I would like to know what the parliamentary secretary thinks we should be doing about the softwood lumber dispute and what the government's plan is to finally get this dispute settled.
View Paul Manly Profile
GP (BC)
View Paul Manly Profile
2021-02-02 13:26 [p.3894]
Mr. Speaker, I rise today to speak to Bill C-14, the fall economic statement.
I miss being in the House of Commons for these speeches, but it is an honour and privilege to speak in the riding of Nanaimo—Ladysmith in the traditional unceded territory of the Snuneymuxw, Snaw-Naw-As, Stz'uminus and Lyackson First Nations.
In the House, I represent the constituents in Nanaimo—Ladysmith, but I also feel a responsibility to speak for the 1.1 million voters who voted Green in 2019. If we do the math and average the number of votes by the number of MPs elected, I represent 387,000 Green voters. By comparison, the Liberal Party received five times more votes than the Green Party but elected 50 times more MPs, averaging 38,000 votes per MP. This is not a true representation of the democratic will of Canadians.
The fall economic statement contains a long list of much-needed spending to help Canadians get through the COVID-19 pandemic. The Green Party welcomes many of the initiatives that are listed in the fall economic statement. Our leader Annamie Paul is particularly pleased to see the government commit to exploring the implementation of carbon border adjustments to protect Canadian businesses and encourage climate action abroad. This is something for which Ms. Paul was advocating.
What is remarkable about this fall economic statement is what has been left out. This was an opportunity to implement much-needed reforms and improvements to our social welfare and health care systems. There are minor reforms to our tax system, but they do not go far enough to create more fairness in the system. There is program spending for indigenous people, but not enough to deal with the systemic problems with which they are grappling. Minor programs deal with the climate emergency, but not enough bold action to deal with the existential crisis.
I know that members of the Conservative Party, the official opposition, have been cuddling up with conspiracy theorists, with their questions and speeches referencing the World Economic Forum's great reset. Quite frankly, the Conservatives should be ashamed of themselves. I am no fan of the World Economic Forum and its gatherings of unelected billionaires at Davos. These billionaires talk a great game about social responsibility and protecting the environment, while they continue to press governments for more tax cuts for the wealthy and fewer regulations for corporations. It is not a conspiracy theory; it is unfettered greed in action.
The Conservative agenda has been much the same as the World Economic Forum agenda all along: tax cuts and deregulation while pretending to care about working people. When Stephen Harper was the prime minister, he spoke at the Davos conference several times, including the 2012 meeting, which planned for the so-called great transformation: same agenda, different title.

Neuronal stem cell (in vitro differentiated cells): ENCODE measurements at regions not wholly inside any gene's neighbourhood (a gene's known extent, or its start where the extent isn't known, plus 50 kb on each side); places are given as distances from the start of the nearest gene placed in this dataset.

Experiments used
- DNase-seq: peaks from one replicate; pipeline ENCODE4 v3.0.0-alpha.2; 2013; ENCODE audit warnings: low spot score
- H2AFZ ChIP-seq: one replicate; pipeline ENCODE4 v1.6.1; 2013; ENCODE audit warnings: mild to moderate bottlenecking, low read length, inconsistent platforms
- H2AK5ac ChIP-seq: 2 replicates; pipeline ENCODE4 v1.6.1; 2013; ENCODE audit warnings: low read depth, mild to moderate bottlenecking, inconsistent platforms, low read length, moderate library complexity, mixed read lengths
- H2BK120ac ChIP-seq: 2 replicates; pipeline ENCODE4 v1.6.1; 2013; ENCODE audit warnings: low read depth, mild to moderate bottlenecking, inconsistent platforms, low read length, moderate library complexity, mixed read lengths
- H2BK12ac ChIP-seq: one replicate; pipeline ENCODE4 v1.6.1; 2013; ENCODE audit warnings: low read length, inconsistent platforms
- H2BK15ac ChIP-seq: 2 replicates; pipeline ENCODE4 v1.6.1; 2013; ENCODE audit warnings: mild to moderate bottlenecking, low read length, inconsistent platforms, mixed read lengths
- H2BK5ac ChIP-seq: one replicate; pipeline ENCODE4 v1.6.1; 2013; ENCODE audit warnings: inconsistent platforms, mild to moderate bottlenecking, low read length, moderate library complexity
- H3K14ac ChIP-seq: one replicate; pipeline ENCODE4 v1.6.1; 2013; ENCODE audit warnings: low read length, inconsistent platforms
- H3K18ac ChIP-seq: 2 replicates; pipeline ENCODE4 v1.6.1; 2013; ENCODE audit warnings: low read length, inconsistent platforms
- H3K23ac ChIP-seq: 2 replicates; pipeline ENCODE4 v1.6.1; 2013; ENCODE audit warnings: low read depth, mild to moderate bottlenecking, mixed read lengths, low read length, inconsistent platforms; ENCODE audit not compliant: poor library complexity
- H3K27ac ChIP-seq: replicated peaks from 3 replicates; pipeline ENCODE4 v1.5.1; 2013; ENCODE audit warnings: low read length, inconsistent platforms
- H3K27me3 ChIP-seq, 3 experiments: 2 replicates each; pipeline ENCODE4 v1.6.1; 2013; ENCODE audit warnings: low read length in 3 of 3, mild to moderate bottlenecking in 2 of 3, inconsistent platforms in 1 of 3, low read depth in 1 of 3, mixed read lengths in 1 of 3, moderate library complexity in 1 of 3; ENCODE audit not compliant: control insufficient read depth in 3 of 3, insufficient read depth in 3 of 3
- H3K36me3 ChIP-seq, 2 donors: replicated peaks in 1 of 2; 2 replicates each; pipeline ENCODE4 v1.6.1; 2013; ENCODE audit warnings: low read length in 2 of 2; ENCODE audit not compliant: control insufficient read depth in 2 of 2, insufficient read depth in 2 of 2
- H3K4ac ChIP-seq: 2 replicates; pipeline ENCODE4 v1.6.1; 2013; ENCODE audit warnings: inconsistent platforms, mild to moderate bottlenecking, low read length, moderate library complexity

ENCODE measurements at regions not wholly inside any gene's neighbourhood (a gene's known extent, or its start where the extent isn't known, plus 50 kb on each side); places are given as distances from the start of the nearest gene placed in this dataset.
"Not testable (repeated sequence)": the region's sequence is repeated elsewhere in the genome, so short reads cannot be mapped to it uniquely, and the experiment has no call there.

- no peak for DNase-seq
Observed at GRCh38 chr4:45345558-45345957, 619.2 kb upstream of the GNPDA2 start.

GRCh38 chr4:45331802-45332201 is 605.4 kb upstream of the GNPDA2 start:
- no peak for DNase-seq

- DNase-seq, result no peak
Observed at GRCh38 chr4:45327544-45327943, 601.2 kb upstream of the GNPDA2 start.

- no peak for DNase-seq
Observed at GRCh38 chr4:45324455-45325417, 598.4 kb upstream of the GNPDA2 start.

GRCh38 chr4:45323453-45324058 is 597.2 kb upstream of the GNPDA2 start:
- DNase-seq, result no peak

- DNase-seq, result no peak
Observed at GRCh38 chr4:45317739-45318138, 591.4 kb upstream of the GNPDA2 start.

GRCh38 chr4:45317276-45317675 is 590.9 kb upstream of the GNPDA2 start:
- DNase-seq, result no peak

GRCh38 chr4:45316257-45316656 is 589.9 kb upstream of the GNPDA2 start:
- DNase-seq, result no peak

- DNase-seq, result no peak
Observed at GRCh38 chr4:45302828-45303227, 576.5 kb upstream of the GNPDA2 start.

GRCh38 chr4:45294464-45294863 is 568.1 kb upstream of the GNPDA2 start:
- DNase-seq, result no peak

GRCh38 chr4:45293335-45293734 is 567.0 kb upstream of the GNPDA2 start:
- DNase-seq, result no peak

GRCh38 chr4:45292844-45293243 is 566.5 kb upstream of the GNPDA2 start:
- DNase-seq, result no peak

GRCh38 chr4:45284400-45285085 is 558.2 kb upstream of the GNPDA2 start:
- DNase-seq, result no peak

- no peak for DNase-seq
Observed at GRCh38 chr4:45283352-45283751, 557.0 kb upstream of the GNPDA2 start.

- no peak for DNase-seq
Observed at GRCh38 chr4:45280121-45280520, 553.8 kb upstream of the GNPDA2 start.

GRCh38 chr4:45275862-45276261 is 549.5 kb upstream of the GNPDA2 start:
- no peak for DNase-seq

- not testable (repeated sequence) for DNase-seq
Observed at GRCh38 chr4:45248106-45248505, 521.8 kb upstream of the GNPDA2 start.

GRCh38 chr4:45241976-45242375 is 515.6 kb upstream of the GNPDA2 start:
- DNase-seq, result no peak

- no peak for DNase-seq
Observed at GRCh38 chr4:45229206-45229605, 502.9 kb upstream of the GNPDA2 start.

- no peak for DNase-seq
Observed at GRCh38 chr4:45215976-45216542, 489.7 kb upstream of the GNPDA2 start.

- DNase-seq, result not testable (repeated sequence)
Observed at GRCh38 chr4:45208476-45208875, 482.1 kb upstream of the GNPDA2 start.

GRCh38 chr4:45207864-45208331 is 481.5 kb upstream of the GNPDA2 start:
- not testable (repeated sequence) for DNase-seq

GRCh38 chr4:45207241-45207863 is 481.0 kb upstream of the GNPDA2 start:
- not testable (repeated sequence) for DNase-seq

Canadians deserve better. It is time for bold action.
It is time for a guaranteed livable income so we can eliminate poverty by creating an income floor under which no Canadian can fall.
It is time for universal pharmacare to complete our universal health care system. We are the only country with universal health care that does not include universal pharmacare. It could save us billions of dollars in health care spending. We also need to fund proactive therapies, treatments and programs that keep Canadians healthy, and include these in the Canada Health Act.
It is time to fully include the mental health care services and counselling under the Canada Health Act. We need more than half measures to deal with the mental health crisis in our communities. This is particularly true as we near the one-year anniversary of pandemic restrictions.
It is time to fund universal child care and early childhood education. This is especially important to ensure that women can regain the ground they have lost in the workforce as a result of the pandemic.
We need to increase funding to deal with the affordable housing and homelessness crisis.
We need bold action to deal with the opioid overdose crisis.
It is time for much deeper reform of our tax system to ensure that the billionaire class, the big banks and the multinational corporations pay their fair share and cannot use loopholes and offshore tax shelters to avoid paying taxes in Canada.
We encouraged the government to roll out and expand programs such as the Canada emergency wage subsidy to ensure that workers and companies could survive the economic lockdown. However, we were also very clear that government emergency support should not be used by companies to pay CEO bonuses or shareholder dividends as had happened in the past. The government did not include these conditions as part of the relief programs, and this has led to abuse and to corporate welfare.
A recent report found that billions in wage subsidies were paid to 68 companies which turned around and paid more than $5 billion in dividends at the same time.
For example, Imperial Oil received $120 million in wage subsidies and paid out $324 million in dividends during this period. The big telecom companies took in almost a quarter of a billion dollars in wage subsidies. Bell Canada received $122 million, despite having $5.2 billion in available liquidity.
For-profit companies running long-term care homes for seniors have also used government COVID emergency tax dollars to line the pockets of CEOs and shareholders, while the death toll in their facilities continue to climb.